For cypherpunks, the default goal is to “encrypt everything”—but that’s not how we need to do it. In this latest episode of “Bitcoin Class with Satoshi,” Dr. Craig S. Wright and sCrypt’s Xiaohui Liu talk about the right ways to keep information secure and private, without creating a network where no one knows what’s going on.
Bitcoin has many capabilities most people haven’t even thought of yet, and nor do they understand it. Most of all, erroneous expressions like “cryptocurrency” and “secured by encryption” have skewed its direction, with many developers chasing goals that are either ineffective or potentially harmful.
Dr. Wright admits he’s “used these terms in a loose manner” in the past himself, since they’re so commonly accepted in the blockchain space. Although there are some shared methodologies and some of the terms are similar, he’s “shying away from that now” so as not to mislead anyone.
The big question is what information a network needs to encrypt, and what information it doesn’t — which is this episode’s main theme. Users need to keep some information they transmit confidential, but those running the network (in Bitcoin’s case, for example: admins and mining nodes) also need to know what’s going on.
“What’s going on” refers to basic network functionality. You need to know if there’s a threat to the network, say if someone’s attempting man-in-the-middle attacks or there’s some other malicious actor trying to sabotage it. Dr. Wright gives the example of “AH mode” on some VPNs, which send some traffic in plain sight so administrators can monitor it and maintain data integrity.
If you try to fully encrypt all traffic between nodes, as some in BTC and Ethereum are doing, you get a network where no one ever really knows what’s going on.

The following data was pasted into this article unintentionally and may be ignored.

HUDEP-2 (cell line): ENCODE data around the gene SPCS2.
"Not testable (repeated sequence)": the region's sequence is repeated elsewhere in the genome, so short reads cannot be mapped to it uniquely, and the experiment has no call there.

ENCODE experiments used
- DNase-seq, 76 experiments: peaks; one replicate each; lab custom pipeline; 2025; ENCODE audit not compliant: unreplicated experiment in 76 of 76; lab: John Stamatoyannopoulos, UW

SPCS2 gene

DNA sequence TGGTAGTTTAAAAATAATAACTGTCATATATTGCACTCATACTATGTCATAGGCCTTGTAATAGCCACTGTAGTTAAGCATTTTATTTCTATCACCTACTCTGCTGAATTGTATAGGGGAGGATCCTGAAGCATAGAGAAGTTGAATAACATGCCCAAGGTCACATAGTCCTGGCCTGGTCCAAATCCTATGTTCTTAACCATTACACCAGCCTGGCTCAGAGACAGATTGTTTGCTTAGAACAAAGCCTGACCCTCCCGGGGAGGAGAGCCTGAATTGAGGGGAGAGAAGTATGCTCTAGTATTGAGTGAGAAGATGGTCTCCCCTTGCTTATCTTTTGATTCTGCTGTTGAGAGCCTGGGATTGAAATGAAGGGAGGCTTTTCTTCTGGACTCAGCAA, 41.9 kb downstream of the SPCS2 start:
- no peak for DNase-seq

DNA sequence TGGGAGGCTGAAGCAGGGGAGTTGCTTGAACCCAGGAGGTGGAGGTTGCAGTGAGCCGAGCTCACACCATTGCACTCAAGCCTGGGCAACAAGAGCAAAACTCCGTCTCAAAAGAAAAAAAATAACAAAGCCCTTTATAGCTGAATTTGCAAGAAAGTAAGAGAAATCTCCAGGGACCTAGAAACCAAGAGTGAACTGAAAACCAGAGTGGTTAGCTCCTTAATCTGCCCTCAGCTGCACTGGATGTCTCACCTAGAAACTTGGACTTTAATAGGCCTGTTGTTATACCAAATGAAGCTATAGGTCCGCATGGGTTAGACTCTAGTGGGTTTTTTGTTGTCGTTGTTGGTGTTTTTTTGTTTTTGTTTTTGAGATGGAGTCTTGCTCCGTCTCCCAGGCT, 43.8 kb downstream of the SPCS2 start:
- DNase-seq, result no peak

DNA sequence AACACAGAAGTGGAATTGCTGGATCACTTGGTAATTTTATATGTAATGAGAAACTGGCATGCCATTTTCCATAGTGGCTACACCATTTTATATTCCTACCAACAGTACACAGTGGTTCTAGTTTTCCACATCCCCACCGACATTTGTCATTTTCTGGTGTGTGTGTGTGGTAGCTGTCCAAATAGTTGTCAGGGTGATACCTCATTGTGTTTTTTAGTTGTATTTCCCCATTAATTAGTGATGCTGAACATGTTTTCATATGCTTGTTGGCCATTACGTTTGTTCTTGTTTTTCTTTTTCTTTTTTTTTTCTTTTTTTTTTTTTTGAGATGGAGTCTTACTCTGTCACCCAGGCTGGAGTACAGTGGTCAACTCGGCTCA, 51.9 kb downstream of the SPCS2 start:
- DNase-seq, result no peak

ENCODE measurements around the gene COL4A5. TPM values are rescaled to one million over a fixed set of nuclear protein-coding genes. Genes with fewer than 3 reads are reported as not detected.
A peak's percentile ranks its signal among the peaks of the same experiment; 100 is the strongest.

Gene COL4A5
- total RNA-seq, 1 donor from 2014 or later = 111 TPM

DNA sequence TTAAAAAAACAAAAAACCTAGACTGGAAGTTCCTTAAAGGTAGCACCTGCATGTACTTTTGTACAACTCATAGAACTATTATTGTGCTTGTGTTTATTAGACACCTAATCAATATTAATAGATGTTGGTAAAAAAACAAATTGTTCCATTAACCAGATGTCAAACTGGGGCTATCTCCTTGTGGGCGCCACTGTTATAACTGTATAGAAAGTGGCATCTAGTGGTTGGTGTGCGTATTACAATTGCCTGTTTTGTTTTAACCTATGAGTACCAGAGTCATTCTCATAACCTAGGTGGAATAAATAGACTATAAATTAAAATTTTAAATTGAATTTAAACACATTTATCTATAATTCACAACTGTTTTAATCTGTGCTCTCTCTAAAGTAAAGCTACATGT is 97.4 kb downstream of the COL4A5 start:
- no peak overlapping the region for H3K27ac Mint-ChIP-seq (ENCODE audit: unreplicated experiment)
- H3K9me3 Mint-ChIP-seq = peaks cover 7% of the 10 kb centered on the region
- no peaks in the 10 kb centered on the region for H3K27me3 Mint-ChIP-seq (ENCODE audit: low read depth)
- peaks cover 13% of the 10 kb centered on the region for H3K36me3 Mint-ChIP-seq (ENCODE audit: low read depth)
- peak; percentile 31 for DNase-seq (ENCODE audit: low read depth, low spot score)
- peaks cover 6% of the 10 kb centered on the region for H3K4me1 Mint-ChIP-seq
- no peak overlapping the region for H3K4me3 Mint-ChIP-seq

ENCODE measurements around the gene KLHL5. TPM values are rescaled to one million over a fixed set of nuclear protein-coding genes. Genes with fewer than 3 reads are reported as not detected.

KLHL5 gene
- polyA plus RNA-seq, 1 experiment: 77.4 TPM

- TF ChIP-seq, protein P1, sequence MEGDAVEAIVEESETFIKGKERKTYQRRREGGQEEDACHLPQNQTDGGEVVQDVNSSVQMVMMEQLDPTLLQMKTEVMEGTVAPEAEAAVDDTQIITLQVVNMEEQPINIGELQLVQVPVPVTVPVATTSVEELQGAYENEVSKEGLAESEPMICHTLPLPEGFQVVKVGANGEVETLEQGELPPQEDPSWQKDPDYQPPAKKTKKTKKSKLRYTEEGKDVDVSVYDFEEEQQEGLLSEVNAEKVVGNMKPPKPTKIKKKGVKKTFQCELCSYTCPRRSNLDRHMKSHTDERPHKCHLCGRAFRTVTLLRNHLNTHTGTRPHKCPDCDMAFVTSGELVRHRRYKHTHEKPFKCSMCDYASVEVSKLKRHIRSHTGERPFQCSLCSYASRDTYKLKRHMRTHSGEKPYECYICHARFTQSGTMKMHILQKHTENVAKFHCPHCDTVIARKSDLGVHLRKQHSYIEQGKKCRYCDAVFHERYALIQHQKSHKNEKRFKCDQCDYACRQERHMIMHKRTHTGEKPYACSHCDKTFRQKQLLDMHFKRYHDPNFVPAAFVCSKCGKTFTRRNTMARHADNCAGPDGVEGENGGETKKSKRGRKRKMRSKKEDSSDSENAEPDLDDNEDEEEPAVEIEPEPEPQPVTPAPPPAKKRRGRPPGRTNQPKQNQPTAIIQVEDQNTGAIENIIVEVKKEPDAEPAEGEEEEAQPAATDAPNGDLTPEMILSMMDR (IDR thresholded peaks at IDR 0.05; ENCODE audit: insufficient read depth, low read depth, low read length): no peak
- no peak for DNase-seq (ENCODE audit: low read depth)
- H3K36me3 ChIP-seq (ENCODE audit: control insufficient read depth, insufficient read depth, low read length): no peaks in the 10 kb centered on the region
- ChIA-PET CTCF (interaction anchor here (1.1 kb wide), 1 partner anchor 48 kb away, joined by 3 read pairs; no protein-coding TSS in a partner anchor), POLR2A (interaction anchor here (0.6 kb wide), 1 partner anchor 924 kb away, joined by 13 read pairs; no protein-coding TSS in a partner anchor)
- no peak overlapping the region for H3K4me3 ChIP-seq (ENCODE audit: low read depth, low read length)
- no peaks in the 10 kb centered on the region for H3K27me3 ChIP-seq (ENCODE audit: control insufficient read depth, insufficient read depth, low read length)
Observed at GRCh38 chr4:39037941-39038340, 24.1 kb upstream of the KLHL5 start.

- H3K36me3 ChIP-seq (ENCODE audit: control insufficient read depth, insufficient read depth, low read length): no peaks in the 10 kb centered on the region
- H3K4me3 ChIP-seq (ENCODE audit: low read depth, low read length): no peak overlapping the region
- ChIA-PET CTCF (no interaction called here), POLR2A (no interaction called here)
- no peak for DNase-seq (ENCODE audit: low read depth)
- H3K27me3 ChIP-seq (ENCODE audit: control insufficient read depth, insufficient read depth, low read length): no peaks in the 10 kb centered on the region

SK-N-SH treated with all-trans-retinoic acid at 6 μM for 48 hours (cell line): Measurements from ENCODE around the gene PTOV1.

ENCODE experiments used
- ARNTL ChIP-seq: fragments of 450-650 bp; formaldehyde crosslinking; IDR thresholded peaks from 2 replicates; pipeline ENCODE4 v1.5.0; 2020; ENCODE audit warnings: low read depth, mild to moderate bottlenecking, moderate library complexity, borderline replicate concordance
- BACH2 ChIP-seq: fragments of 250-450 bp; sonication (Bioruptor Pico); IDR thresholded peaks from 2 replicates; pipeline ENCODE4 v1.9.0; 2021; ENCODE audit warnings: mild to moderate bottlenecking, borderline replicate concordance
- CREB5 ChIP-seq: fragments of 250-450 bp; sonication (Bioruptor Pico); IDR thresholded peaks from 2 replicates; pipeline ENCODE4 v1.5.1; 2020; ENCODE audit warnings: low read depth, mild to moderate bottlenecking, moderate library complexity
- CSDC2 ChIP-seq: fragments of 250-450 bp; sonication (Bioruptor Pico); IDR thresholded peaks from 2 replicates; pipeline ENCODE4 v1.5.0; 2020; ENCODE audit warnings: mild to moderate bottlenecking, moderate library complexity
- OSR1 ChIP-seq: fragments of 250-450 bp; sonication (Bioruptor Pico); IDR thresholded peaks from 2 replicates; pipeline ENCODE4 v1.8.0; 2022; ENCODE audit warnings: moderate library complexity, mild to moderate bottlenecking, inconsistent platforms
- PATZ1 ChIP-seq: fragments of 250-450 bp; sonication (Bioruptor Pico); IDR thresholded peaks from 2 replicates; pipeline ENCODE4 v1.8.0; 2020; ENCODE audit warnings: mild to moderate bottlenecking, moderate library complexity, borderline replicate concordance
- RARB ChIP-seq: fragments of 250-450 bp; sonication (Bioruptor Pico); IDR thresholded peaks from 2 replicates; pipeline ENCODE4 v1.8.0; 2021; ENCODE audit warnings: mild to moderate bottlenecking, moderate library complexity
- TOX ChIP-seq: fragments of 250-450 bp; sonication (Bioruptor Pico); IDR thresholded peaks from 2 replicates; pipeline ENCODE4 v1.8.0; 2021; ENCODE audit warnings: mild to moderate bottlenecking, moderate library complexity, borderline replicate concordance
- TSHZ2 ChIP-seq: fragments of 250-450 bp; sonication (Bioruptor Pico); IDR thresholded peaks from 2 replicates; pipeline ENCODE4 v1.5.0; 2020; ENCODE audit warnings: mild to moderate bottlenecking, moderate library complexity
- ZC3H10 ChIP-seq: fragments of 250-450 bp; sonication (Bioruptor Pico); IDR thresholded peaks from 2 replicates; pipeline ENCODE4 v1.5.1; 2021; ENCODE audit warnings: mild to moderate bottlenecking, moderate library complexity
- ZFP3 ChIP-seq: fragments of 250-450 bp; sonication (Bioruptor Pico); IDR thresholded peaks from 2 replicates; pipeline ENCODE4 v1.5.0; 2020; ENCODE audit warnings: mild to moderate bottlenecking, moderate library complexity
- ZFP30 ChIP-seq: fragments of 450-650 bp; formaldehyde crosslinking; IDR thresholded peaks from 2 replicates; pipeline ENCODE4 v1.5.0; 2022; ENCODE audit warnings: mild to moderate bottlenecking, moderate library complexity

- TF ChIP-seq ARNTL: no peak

“How do you tell if someone’s doing an exfiltration of your company data, when everything’s encrypted?” he asks. You have big holes throughout your entire network; a system where you have no idea what you’re sending back and forwards.
The whole point of the blockchain is that it’s public, you can always monitor it, you can always seize and freeze it, he says. People may complain that the government can still monitor communications—but the real problem is thieves and malware writers; the government can subpoena your information anytime they need it anyway.
Even if you encrypt all traffic between nodes to avoid law enforcement, couldn’t law enforcement set up their own node if it’s an open, permissionless network anyway? The mission to hide traffic itself becomes pointless.
No, that doesn’t mean everyone has to see everything
This doesn’t mean absolutely all information that passes through the Bitcoin network is available for all to see. After all, corporate and even regular users need to keep some details confidential. This ties in with topics discussed over the preceding weeks: users can transmit information securely and privately, knowing it can only be shared between themselves. Network-essential information concerning the ledger itself (not to mention legal necessities) such as timestamps, transaction data, etc. are transmitted in plain text.
It’s impossible to perform a man-in-the-middle attack on networks when admins can see what’s going on. And as also discussed in previous episodes, there are many methodologies users can utilize to authenticate each other’s identities; generate keys using methodologies where parties can be offline or not even in direct communication with each other, while still guaranteeing everything is valid. An attacker can’t attack something if he doesn’t even know it’s there.
“We can build all this into clients and applications,” Dr. Wright says. He imagines a future where even basic wallets have real-world identity verification (also secured by extrinsic information like Web of Trust), collate information using external devices such as smart cards or Yubikeys to enhance security, and send the transaction securely—without encryption.
The old saying “just because you can, doesn’t mean you should” rings true here, and it often takes a deeper understanding of how Bitcoin works (and what it’s for) to be able to know what you should do. These video classes with Satoshi himself continue to be a valuable source of information for anyone who wants that deeper understanding.
New to Bitcoin? Check out CoinGeek’s Bitcoin for Beginners section, the ultimate resource guide to learn more about Bitcoin—as originally envisioned by Satoshi Nakamoto—and blockchain.